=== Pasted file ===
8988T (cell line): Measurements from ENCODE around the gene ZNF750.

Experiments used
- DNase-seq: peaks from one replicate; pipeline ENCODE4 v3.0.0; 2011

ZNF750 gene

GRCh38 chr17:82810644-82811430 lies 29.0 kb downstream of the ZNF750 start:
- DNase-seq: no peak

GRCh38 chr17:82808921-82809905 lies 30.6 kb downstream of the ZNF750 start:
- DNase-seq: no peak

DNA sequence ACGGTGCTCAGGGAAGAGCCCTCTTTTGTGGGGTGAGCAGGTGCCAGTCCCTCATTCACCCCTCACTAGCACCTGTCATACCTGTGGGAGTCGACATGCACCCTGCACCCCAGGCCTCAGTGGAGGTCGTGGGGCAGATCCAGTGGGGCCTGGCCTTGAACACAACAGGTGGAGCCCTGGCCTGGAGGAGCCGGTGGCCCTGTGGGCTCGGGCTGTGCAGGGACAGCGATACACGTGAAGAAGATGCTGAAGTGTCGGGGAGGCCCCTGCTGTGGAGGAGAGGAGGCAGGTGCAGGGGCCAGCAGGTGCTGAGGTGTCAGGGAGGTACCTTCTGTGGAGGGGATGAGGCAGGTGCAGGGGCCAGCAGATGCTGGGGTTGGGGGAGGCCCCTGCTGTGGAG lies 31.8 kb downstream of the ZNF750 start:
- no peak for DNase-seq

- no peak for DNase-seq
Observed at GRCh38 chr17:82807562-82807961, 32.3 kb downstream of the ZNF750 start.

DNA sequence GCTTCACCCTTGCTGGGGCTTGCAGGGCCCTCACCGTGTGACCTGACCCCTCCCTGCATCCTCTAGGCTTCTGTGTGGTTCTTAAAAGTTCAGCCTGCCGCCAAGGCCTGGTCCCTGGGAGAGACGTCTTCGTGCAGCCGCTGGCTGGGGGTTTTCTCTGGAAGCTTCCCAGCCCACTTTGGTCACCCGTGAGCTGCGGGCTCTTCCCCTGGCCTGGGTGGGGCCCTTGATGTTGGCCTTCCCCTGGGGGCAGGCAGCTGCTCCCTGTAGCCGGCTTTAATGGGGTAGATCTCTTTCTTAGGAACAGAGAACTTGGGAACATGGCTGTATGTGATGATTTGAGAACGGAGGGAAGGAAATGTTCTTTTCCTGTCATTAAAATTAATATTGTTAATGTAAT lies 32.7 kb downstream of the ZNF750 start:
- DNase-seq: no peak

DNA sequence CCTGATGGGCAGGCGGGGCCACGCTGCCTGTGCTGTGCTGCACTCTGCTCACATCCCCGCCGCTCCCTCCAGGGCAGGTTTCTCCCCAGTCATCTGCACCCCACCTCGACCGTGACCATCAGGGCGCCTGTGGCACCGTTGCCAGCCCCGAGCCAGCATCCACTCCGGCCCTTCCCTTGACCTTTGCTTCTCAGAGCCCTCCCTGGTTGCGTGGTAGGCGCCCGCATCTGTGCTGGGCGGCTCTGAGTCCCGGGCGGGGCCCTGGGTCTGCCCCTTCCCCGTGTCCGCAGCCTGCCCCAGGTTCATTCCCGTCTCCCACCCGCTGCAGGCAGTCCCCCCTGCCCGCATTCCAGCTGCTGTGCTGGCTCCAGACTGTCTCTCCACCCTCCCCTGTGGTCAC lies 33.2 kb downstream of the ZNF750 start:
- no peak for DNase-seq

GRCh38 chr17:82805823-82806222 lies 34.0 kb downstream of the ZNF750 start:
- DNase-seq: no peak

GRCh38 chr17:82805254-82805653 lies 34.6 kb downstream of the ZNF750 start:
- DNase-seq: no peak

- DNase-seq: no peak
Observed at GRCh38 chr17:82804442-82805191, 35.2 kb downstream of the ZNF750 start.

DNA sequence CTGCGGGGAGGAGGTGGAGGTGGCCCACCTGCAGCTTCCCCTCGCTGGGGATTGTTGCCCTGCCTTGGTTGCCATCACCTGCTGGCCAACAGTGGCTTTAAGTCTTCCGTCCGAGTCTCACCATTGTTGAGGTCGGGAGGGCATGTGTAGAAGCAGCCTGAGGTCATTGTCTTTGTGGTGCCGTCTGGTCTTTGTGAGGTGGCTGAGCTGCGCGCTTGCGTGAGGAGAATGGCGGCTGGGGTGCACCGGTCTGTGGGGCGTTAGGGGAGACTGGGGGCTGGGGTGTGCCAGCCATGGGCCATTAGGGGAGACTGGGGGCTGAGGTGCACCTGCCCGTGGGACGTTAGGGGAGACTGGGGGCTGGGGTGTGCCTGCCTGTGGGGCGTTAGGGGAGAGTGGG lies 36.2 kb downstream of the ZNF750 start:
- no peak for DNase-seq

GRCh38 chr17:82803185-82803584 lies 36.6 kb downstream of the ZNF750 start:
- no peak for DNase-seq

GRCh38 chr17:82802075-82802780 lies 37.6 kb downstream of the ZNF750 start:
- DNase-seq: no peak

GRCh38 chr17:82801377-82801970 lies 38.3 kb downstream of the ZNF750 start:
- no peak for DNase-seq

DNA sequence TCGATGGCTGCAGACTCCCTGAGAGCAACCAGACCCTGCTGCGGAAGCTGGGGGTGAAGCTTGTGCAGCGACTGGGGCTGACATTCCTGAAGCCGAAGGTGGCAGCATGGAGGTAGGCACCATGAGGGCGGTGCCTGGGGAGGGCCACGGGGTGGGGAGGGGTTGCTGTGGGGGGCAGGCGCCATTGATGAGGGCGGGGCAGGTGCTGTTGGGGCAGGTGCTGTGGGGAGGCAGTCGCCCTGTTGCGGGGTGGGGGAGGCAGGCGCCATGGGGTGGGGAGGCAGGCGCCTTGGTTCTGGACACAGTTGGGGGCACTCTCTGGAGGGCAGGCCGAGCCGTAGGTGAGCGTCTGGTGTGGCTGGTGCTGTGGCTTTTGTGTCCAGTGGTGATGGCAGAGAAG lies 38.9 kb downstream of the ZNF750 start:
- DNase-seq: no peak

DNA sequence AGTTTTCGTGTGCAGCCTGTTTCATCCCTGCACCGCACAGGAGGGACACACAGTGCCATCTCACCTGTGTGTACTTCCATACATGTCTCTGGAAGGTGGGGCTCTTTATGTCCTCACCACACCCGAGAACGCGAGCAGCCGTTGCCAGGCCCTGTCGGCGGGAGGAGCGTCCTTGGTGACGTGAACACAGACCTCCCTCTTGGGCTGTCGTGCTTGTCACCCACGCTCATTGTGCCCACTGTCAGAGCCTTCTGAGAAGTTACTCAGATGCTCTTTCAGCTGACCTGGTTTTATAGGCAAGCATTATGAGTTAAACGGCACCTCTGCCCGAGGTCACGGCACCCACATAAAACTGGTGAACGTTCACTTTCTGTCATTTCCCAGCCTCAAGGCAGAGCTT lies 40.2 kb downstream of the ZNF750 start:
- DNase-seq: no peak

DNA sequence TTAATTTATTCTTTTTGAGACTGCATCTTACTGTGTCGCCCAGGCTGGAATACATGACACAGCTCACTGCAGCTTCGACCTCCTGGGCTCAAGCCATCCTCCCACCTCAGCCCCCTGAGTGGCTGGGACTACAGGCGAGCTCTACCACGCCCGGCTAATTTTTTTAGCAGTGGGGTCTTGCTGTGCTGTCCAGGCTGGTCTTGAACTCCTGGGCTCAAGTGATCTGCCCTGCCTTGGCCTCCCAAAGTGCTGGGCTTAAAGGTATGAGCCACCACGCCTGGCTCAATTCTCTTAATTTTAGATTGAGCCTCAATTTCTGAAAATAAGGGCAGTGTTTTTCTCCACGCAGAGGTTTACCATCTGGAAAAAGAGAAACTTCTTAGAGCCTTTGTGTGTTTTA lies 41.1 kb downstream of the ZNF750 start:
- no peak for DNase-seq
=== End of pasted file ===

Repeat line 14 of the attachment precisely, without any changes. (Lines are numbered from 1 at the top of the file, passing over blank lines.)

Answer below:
- DNase-seq: no peak